BlackRock, big funds seen winning U.S. bailout job

BOSTON (Reuters) - Large U.S. asset managers with strong fixed-income records, such as BlackRock Inc BLK.N, PIMCO and Trust Company of the West, are seen as favored to oversee the U.S. government's $700 billion financial rescue fund.

For these and other firms in the race, the main attraction would be a chance to make reputational, rather than financial, gains as the fees for managing the assets are expected to be low.

“In order to manage fixed-income products very well, you generally need scale. That’s why in the fixed-income space it’s very difficult to break in, because you need the size,” said Roger Smith, an analyst at Fox-Pitt, Kelton.

In an attempt to clean up the worst financial disaster since the Great Depression, the U.S. Congress has legislated a move to let the government buy illiquid mortgage assets from banks and other financial institutions.

To handle these purchases, the Treasury is hiring money managers as well as appointing an adviser to oversee the overall program. On Monday, the Treasury named Neel Kashkari, assistant secretary for international economics and development, as head of the program.

The Treasury said last week it planned to recruit about two dozen fresh staff to help run the program and between five and 10 asset managers to look after its investments.

It outlined on Monday the principles that it hopes will mitigate the conflict of interest of outside contractors performing services in conjunction with the program.

Companies wishing to do work for the Treasury will have to present a report on possible conflicts of interest and how they will mitigate those conflicts.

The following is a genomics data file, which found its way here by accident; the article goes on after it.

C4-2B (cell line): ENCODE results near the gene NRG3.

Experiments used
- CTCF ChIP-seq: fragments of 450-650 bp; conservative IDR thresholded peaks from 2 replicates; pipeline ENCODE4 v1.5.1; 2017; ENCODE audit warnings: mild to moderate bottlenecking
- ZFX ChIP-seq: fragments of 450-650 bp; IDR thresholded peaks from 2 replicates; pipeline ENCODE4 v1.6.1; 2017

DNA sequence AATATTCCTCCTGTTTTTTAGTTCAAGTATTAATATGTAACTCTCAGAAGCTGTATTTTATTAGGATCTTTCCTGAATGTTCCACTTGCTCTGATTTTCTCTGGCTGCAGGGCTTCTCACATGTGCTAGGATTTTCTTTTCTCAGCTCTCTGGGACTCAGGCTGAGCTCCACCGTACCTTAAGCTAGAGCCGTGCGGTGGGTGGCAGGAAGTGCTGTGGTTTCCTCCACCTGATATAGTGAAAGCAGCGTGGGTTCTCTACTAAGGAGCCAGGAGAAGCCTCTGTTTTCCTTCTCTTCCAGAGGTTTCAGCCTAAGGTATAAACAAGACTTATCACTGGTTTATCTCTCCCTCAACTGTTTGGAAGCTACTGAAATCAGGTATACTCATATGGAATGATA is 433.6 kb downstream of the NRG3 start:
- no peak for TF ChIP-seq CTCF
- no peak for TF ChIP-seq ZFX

BlackRock, the biggest publicly traded money manager in the United States, has both scale and strong pedigree. Its chairman and chief executive officer, Laurence Fink, is already known as Wall Street's 'Mr Fix-It' after being selected by the Federal Reserve to help manage Bear Stearns' portfolio as it was being bought by JP Morgan Chase JPM.N.

Fink was also one of the first people on Wall Street to package mortgage obligations and popularize the new product. BlackRock, which manages roughly $1.4 trillion, largely avoided the toxic debt but has raised new funds to capitalize in distressed markets.

BlackRock's biggest shareholder is Merrill Lynch MER.N, which had loaded up on the bad debt and agreed to be taken over by Bank of America BAC.N.

“BlackRock has among the strongest relationships with the U.S. government and we believe BlackRock will be among the first companies selected to manage business on behalf of the U.S. Treasury,” Credit Suisse analyst Craig Siegenthaler wrote in a note to clients last week.

Pacific Investment Management Co (PIMCO), a unit of German insurer Allianz ALVG.DE, is another leading candidate for managing the bailout fund, analysts say.

PIMCO founder and Chief Investment Officer Bill Gross has long been considered the world’s most influential bond investor. PIMCO has made no secret of its desire to be involved in the government fund and has said it would even manage it for free if others also do that.

PIMCO oversees more than $812 billion in assets.

Other managers and firms that might be picked include Jeffrey Gundlach, chief investment officer for Trust Company of the West, or TCW; Dan Fuss, chairman of Loomis Sayles; Tad Rivelle, Metropolitan West Asset Management; and Legg Mason’s Western Asset Management bond unit, analysts say.

Smith of Fox-Pitt, Kelton also saw a role for alternative investment managers, such as private equity firm Blackstone Group BX.N and hedge fund firm Fortress Investments FIG.N.

Analysts said that relative to the total assets that the firms manage, the earnings from overseeing the government fund would be small.

According to Smith, fees of five basis points on $250 billion deployed initially with the managers would earn annual revenue of $125 million and dropping fees to 1 basis point would yield just $25 million.

“When you have these humongous mandates, the fee structure is much lower than with the smaller mandates, especially if you got PIMCO out there telling you they’d work for free,” he said.

“But the managers are going to want to be involved, more so because they are going to want to know what’s going on and because it could help improve the prestige and reputation of the firm,” Smith said. “That’s really it, more than the potential for financial gains,” he added.

Editing by Richard Chang